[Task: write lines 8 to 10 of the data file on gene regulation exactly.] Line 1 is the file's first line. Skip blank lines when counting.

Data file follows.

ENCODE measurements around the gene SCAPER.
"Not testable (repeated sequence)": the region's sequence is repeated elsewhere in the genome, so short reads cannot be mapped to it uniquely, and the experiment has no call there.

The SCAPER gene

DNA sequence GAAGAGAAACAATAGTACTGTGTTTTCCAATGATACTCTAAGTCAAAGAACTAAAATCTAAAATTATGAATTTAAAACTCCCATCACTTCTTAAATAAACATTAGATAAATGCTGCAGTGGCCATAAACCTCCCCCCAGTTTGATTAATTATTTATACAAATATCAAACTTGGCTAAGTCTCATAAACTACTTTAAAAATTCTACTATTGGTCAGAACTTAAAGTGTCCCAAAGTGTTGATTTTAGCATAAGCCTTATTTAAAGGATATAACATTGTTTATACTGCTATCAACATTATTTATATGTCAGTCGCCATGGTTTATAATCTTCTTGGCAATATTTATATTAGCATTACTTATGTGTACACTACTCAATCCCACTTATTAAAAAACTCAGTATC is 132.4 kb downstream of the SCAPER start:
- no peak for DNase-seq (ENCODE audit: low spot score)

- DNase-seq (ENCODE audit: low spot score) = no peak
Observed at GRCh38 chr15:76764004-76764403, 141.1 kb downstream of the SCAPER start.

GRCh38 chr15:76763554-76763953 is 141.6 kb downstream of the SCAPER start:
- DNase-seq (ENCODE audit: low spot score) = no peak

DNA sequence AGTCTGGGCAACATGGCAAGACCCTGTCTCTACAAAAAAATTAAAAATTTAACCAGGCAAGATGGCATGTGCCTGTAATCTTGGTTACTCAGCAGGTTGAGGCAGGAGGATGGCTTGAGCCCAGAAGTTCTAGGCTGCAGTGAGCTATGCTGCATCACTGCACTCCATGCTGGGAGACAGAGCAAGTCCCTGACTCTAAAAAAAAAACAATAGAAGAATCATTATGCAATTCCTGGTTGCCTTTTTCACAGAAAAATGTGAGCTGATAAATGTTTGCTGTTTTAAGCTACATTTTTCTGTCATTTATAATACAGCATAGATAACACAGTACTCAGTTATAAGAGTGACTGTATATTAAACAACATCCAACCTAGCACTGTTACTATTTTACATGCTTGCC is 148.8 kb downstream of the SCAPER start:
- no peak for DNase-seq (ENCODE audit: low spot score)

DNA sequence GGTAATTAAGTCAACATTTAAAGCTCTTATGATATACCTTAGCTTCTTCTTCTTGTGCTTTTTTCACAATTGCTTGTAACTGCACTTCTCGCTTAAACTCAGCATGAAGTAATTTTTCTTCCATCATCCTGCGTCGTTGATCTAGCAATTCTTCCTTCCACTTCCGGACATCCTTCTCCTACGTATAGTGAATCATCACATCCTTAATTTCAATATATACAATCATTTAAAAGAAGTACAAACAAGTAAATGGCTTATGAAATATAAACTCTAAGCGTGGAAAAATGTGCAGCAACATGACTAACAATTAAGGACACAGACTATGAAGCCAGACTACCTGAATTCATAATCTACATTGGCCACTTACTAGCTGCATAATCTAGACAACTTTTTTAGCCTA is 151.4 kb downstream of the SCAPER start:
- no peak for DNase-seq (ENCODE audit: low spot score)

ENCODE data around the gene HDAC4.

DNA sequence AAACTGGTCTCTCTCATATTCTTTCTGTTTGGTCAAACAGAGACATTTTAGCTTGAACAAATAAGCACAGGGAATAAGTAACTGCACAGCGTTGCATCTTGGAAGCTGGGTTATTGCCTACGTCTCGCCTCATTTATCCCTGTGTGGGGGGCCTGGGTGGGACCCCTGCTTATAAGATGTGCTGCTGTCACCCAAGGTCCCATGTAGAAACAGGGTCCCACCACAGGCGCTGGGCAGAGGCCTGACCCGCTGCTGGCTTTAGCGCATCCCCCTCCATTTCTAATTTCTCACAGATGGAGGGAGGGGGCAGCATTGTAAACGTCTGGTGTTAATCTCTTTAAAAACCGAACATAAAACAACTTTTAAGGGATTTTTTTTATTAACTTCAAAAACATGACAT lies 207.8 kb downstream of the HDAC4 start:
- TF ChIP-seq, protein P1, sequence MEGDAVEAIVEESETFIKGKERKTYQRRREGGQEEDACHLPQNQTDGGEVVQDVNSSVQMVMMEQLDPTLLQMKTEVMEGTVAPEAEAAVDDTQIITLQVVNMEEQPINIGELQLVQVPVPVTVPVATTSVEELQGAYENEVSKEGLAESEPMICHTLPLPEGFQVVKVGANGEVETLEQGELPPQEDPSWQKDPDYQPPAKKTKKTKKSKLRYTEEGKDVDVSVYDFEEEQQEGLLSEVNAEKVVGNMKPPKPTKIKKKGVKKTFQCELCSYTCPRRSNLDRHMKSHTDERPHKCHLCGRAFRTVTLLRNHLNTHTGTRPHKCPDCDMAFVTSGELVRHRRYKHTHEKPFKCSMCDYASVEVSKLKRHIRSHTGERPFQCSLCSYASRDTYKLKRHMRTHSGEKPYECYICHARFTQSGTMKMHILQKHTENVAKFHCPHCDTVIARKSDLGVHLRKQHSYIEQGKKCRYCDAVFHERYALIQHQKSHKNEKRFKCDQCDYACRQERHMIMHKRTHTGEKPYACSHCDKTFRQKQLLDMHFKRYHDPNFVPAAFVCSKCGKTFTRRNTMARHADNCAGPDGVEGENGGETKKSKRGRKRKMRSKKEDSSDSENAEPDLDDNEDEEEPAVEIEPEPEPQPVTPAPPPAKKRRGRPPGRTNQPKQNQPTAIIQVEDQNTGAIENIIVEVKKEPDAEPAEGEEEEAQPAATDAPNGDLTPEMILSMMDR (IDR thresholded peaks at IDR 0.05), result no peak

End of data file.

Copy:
GRCh38 chr15:76763554-76763953 is 141.6 kb downstream of the SCAPER start:
- DNase-seq (ENCODE audit: low spot score) = no peak

DNA sequence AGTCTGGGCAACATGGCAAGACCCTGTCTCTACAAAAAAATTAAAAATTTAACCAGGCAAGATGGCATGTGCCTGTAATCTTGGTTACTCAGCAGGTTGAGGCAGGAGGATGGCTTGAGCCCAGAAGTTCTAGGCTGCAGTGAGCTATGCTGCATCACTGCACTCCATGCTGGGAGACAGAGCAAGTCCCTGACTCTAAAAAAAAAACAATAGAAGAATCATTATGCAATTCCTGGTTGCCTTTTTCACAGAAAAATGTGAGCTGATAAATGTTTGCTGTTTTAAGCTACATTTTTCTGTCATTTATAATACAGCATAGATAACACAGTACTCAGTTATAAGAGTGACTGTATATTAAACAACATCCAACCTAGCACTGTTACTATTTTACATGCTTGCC is 148.8 kb downstream of the SCAPER start: